Sasha asked how realistic the possibility of a sustainable fashion industry would be, to which the panel unanimously agreed that it is possible but will require a total deconstruction of how the fashion industry currently functions. Ruth suggested that ethical bloggers and young influencers are the driving force of such change in a society saturated by social media. Muchaneta built upon Ruth’s idea, explaining that peoples approach to fashion will have to change for a sustainable fashion industry to prevail, whether this will be encompassed through the continuing of fast fashion culture but materialised in sustainably sourced fabrics, or the concept of clothing ownership disseminating. In Amsterdam, there is a wardrobe library called ‘LENA’ where members borrow clothing lessening their own impact on the demand for new garments but still having a rotating wardrobe, a need that the fast fashion culture has created. Muchaneta also encouraged the incorporation of home economics into broad education to discourage the wasteful throwing away of clothes with small defaults which are mendable with a needle and thread. I left the talk feeling totally inspired and hopeful for the future of a more sustainable fashion industry and encourage readers to do some research on the work of the panel as leaders of the battle towards a more eco-conscious world.’
Finally, to end the talks with flair, the room was packed full to the brim for the highly anticipated talk given by Lucinda Chambers, formerly of British Vogue, in “Chambers’ Dictionary of Fashion: Leading stylist and former Fashion Director of British Vogue Lucinda Chambers talks Design, Direction and Experience”. She discussed her fascinating trajectory to the distinguished creative leader she is today, recounting a hilariously brilliant story about gaining her big career breakthrough trying to avoid getting caught smoking indoors in the British Vogue Offices, which ended up gaining her a crucial promotion. A particular point that stuck out was her rather inspirational outspoken dislike of nepotism within Fashion journalism hiring, having herself worked her way up from the bottom of the office ranks, as well as her encouragements to simply be yourself and not overly concern yourself with being ‘cool’- remembering without regret a year over which she only wore purple. I was, however, distracted throughout her talk somewhat by her amazing boots (Prada, I asked). Chambers discussed her new label, Colville, and to think that someone so continuously influential in the fashion world made the time to attend a student event regarding sustainability is highly encouraging for the future of both the environment and the industry itself.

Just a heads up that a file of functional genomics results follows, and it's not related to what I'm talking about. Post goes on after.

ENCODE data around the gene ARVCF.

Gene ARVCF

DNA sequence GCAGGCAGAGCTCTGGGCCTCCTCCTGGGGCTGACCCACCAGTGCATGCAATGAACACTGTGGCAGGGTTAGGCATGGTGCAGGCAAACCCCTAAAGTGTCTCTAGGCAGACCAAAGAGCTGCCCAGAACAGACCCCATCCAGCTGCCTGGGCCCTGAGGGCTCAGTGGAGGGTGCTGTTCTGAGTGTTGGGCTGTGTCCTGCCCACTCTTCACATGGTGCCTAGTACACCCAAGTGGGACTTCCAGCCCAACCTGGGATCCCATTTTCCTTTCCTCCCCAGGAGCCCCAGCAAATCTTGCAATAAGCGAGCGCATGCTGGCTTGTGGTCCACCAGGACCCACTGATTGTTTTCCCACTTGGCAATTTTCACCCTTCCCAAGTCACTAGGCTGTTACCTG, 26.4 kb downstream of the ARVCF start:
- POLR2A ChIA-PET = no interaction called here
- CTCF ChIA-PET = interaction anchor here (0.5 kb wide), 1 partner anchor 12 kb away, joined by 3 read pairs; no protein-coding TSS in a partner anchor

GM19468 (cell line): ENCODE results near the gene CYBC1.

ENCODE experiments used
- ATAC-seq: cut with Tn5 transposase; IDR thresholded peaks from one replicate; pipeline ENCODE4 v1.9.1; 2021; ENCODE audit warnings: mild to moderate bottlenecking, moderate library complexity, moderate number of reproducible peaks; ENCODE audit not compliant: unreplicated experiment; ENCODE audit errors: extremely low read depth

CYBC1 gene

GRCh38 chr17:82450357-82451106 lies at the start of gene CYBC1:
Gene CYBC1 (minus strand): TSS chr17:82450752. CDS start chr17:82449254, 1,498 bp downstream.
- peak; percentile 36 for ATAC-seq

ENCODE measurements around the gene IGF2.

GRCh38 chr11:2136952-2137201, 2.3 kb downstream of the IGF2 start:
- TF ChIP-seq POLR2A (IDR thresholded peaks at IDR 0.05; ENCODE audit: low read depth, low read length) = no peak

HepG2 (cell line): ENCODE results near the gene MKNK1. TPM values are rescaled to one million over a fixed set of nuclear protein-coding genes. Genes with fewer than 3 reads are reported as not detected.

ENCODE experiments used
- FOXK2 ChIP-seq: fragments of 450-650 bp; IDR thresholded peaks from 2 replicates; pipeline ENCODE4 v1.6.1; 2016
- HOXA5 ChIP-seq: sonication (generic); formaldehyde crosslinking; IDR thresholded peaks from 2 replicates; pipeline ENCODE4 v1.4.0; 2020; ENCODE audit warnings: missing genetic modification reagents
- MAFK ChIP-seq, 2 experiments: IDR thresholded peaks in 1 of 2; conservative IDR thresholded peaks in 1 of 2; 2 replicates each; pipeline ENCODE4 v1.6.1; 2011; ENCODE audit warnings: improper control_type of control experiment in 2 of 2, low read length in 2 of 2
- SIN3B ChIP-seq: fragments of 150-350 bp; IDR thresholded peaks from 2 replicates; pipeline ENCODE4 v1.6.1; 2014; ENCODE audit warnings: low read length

The DUCFS 2019 Festival of Sustainability was a wonderful day, during which you could calmly explore the possibilities and current options of sustainability today, whilst celebrating creativity past and present, and an idea which I, in fact, would like to see repeated annually. The location of the UNESCO World Heritage Site of the Cathedral was the perfect setting for this celebration of sustainability – a site of great beauty, peace and historical importance which has been carefully preserved, respected and enjoyed by generations. Hopefully, events such as this will begin to encourage us to treat our planet in a similar manner.
Photographs: Alasdair Harriss and Maddie Flisher